MIAMI -- With the Raiders' running game looking better each week, the chances increased that a running back would have a career game.
That happened in Sunday's 35-17 win over the Miami Dolphins.
But it wasn't LaMont Jordan, off to the best start of his career, with the eye-catching statistics.
Backup Justin Fargas stepped in for Jordan, who left the game because of a back injury with 38 seconds remaining in the first half, and rushed for 179 yards, the sixth-best total in team history.
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Fargas nearly doubled his previous career high of 90 yards, set last season -- and he didn't need a whole game to do it. The fifth-year back gained 172 yards in the second half on 18 carries.
"The best feeling was going into that fourth quarter having the lead and being able to get after them in the run game," Fargas said.
Jordan was off to a good start with 74 yards in the first half. Fargas stepped in and, with his sprinter's speed, ripped off runs of 48 and 32 yards.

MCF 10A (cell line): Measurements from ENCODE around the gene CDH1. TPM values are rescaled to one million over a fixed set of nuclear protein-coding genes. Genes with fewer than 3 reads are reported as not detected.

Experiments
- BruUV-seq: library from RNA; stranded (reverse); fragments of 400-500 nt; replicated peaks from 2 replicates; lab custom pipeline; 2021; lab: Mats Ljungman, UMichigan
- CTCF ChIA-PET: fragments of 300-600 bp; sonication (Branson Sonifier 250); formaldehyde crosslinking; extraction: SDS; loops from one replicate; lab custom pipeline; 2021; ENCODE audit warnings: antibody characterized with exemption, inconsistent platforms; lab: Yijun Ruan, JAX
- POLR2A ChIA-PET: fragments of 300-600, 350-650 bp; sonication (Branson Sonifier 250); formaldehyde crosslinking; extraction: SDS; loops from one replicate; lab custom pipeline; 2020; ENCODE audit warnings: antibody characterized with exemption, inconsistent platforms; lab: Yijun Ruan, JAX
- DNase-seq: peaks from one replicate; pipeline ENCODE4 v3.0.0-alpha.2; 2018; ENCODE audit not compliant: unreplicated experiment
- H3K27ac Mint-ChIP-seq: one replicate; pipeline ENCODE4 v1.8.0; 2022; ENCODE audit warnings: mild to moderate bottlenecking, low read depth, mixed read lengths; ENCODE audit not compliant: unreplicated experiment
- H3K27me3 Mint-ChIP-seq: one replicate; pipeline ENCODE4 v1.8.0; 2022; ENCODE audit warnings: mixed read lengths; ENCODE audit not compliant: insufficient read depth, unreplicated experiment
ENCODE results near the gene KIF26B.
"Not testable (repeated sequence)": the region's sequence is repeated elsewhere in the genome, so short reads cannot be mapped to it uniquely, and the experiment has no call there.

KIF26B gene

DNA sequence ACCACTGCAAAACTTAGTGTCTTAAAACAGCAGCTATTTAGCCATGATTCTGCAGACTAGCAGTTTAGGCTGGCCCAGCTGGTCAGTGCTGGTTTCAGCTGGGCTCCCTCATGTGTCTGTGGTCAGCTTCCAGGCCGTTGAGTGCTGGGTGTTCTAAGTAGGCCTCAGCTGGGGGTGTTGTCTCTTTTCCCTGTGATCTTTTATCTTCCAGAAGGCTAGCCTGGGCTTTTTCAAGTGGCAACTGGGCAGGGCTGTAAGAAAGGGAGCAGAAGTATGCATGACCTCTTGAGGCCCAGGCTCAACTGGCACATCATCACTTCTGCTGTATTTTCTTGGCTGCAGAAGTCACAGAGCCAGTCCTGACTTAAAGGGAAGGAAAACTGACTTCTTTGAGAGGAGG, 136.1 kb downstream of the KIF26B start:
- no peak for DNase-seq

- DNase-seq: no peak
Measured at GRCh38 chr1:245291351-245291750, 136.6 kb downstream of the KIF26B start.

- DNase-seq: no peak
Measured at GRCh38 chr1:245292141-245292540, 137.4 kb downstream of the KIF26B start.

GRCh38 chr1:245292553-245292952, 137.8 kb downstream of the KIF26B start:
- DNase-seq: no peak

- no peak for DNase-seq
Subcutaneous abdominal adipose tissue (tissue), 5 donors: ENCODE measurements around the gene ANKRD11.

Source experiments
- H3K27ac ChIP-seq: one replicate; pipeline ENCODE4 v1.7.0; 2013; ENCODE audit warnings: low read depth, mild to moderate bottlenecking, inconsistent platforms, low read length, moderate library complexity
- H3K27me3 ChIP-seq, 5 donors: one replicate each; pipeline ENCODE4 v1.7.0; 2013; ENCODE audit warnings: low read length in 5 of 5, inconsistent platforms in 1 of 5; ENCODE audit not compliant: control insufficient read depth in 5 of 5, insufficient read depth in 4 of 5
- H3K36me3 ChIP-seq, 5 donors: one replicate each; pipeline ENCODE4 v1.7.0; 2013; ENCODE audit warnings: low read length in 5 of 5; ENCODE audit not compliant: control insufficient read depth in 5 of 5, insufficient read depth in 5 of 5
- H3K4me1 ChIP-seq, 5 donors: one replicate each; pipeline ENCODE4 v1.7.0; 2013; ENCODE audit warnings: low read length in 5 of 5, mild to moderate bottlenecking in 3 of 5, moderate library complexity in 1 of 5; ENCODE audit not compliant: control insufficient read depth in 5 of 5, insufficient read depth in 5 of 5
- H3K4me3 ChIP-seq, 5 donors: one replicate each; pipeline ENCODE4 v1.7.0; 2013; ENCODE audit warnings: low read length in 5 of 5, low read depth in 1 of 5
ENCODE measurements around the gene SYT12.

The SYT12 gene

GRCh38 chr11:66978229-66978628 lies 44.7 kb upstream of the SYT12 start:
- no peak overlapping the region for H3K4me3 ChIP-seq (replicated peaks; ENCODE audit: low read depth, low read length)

"When you believe in a system and you start rolling and someone goes down, then the next guy goes in," Raiders coach Lane Kiffin said. "Justin Fargas prepared like he was the starter for the whole season."
Fargas' day demoralized the Dolphins' defense, which went into the game allowing 166 yards rushing per game.
Fargas rushed for 82 yards on 21 carries in his first three games. Then he saw the Dolphins' rush defense and found big holes behind the offensive line.
"It's pretty pathetic when the backup running back gets in the game and has his best day against you," Miami linebacker Joey Porter said.
Fargas' roster status was iffy before the season. The Raiders, besides having Jordan, signed Dominic Rhodes in the offseason, relegating Fargas to No. 3 at best. But with Rhodes suspended for four games for violating the NFL substance-abuse policy, Fargas has been the second back.
Rhodes is eligible to return to the active roster today but might be eased in after the Raiders' bye this week. Jordan's back has been a problem since last season. So Fargas knows to stay ready.
"You never want there to be any kind of slack or letdown when you get into the game if somebody goes down," Fargas said. "So you have to prepare as though you're going to be the guy, and I was able to get it done."